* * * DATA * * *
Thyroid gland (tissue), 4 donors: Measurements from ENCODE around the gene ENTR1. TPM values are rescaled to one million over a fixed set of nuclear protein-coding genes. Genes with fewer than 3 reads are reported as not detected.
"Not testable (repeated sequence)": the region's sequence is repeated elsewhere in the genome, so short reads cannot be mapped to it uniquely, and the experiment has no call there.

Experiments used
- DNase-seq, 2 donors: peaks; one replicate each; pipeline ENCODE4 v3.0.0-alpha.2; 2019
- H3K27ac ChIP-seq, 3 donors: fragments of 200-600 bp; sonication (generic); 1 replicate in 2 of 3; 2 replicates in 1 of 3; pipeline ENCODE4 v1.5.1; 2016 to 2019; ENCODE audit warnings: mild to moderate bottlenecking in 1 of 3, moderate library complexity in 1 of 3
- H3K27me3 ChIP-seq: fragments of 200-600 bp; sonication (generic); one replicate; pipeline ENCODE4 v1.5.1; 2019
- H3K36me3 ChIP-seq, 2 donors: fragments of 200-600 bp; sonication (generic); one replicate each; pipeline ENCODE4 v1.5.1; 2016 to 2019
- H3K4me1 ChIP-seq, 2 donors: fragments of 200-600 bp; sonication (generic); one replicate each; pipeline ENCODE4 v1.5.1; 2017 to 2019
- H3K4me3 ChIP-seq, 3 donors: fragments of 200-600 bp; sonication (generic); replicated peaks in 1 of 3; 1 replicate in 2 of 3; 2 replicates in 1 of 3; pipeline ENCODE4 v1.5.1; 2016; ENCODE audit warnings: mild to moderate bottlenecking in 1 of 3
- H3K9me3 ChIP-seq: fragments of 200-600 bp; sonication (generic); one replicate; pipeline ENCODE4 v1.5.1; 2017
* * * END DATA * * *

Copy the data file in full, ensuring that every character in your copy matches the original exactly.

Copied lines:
Thyroid gland (tissue), 4 donors: Measurements from ENCODE around the gene ENTR1. TPM values are rescaled to one million over a fixed set of nuclear protein-coding genes. Genes with fewer than 3 reads are reported as not detected.
"Not testable (repeated sequence)": the region's sequence is repeated elsewhere in the genome, so short reads cannot be mapped to it uniquely, and the experiment has no call there.

Experiments used
- DNase-seq, 2 donors: peaks; one replicate each; pipeline ENCODE4 v3.0.0-alpha.2; 2019
- H3K27ac ChIP-seq, 3 donors: fragments of 200-600 bp; sonication (generic); 1 replicate in 2 of 3; 2 replicates in 1 of 3; pipeline ENCODE4 v1.5.1; 2016 to 2019; ENCODE audit warnings: mild to moderate bottlenecking in 1 of 3, moderate library complexity in 1 of 3
- H3K27me3 ChIP-seq: fragments of 200-600 bp; sonication (generic); one replicate; pipeline ENCODE4 v1.5.1; 2019
- H3K36me3 ChIP-seq, 2 donors: fragments of 200-600 bp; sonication (generic); one replicate each; pipeline ENCODE4 v1.5.1; 2016 to 2019
- H3K4me1 ChIP-seq, 2 donors: fragments of 200-600 bp; sonication (generic); one replicate each; pipeline ENCODE4 v1.5.1; 2017 to 2019
- H3K4me3 ChIP-seq, 3 donors: fragments of 200-600 bp; sonication (generic); replicated peaks in 1 of 3; 1 replicate in 2 of 3; 2 replicates in 1 of 3; pipeline ENCODE4 v1.5.1; 2016; ENCODE audit warnings: mild to moderate bottlenecking in 1 of 3
- H3K9me3 ChIP-seq: fragments of 200-600 bp; sonication (generic); one replicate; pipeline ENCODE4 v1.5.1; 2017